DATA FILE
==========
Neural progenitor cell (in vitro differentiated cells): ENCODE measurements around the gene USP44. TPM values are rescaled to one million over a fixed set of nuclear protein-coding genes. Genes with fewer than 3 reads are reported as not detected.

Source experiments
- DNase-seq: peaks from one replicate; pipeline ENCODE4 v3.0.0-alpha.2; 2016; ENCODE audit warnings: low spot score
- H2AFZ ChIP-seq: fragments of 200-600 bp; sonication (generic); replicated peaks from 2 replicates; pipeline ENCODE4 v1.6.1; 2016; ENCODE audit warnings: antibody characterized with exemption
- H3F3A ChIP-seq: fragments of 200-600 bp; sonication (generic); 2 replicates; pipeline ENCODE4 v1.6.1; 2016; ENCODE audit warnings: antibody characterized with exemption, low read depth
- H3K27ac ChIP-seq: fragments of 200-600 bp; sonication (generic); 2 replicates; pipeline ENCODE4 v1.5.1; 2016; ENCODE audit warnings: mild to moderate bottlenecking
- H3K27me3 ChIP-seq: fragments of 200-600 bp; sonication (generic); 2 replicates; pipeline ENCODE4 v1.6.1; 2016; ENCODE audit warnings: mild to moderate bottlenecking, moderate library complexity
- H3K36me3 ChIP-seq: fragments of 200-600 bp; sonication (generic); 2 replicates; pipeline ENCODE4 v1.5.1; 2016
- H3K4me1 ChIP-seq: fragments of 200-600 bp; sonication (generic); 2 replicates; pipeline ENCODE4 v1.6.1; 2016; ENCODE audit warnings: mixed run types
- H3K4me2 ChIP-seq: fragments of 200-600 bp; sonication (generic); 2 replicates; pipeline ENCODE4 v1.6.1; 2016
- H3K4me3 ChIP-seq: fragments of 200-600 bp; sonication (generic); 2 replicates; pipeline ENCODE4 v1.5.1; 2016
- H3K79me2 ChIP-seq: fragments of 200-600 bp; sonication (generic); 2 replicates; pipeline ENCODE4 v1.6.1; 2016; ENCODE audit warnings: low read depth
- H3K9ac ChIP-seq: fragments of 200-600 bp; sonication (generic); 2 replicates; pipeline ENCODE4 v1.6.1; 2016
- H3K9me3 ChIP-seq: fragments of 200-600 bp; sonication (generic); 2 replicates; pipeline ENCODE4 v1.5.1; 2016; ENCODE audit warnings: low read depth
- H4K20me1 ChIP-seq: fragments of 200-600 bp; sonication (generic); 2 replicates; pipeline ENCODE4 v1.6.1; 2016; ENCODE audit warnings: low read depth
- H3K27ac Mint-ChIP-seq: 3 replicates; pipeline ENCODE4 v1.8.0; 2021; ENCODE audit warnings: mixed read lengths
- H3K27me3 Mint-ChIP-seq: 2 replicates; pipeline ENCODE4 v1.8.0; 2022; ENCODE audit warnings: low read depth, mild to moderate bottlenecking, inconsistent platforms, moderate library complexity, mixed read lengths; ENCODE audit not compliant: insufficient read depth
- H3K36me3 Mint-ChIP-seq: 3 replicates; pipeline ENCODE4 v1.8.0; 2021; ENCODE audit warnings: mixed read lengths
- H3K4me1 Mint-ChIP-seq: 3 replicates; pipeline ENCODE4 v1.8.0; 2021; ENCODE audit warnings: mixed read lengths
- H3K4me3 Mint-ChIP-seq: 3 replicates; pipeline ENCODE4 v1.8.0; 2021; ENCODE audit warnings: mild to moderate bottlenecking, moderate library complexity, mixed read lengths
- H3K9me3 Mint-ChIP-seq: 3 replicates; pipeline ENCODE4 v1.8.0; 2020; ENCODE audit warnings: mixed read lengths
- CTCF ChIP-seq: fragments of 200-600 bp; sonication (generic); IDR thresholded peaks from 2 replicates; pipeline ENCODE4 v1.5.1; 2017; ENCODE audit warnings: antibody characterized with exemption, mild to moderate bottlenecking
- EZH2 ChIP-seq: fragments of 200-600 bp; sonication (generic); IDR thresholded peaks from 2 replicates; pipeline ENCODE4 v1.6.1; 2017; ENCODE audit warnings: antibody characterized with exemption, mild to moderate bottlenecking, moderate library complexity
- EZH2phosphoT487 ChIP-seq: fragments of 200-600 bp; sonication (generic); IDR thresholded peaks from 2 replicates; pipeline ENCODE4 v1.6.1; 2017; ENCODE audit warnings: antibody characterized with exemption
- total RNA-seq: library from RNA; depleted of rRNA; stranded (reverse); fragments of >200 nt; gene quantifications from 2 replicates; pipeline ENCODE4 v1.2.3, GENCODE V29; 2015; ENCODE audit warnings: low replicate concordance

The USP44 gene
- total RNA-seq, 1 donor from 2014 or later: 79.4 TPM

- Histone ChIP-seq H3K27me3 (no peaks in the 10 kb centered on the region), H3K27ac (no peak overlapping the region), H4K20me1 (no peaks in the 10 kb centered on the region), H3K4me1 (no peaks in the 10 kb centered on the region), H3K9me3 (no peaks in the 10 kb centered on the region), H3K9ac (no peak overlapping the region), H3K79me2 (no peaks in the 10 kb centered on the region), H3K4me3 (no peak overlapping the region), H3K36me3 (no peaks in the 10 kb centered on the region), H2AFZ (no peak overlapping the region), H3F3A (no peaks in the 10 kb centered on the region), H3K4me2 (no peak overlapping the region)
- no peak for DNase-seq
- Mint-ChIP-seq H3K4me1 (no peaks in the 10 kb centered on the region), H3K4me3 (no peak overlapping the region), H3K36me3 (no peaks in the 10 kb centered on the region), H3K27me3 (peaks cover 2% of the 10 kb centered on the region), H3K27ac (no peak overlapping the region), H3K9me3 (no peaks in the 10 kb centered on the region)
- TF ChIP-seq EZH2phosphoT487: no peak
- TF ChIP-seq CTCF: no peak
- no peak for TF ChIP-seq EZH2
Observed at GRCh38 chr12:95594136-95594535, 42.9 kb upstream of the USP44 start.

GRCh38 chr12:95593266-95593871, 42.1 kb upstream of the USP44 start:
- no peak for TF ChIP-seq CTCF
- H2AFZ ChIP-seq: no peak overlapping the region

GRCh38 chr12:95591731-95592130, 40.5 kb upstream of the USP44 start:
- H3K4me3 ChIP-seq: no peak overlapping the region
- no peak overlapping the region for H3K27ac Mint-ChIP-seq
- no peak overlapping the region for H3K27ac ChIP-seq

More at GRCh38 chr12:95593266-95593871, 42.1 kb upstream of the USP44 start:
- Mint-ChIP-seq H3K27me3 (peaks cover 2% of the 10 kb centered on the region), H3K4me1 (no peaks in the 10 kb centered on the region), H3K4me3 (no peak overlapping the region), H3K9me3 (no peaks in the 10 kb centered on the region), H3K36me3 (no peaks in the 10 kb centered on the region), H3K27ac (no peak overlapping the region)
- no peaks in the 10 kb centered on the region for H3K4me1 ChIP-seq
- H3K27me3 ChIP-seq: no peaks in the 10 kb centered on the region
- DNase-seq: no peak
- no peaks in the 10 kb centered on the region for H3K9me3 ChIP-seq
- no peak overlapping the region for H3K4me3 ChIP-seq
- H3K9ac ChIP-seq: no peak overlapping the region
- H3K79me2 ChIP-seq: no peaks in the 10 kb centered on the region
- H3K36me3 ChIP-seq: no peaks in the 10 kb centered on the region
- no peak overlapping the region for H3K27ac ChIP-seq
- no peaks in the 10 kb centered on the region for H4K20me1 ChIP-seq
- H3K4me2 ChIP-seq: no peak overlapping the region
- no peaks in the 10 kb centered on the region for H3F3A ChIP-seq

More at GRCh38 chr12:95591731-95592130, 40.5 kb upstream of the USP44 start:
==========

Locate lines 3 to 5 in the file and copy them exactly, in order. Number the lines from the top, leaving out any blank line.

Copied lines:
- DNase-seq: peaks from one replicate; pipeline ENCODE4 v3.0.0-alpha.2; 2016; ENCODE audit warnings: low spot score
- H2AFZ ChIP-seq: fragments of 200-600 bp; sonication (generic); replicated peaks from 2 replicates; pipeline ENCODE4 v1.6.1; 2016; ENCODE audit warnings: antibody characterized with exemption
- H3F3A ChIP-seq: fragments of 200-600 bp; sonication (generic); 2 replicates; pipeline ENCODE4 v1.6.1; 2016; ENCODE audit warnings: antibody characterized with exemption, low read depth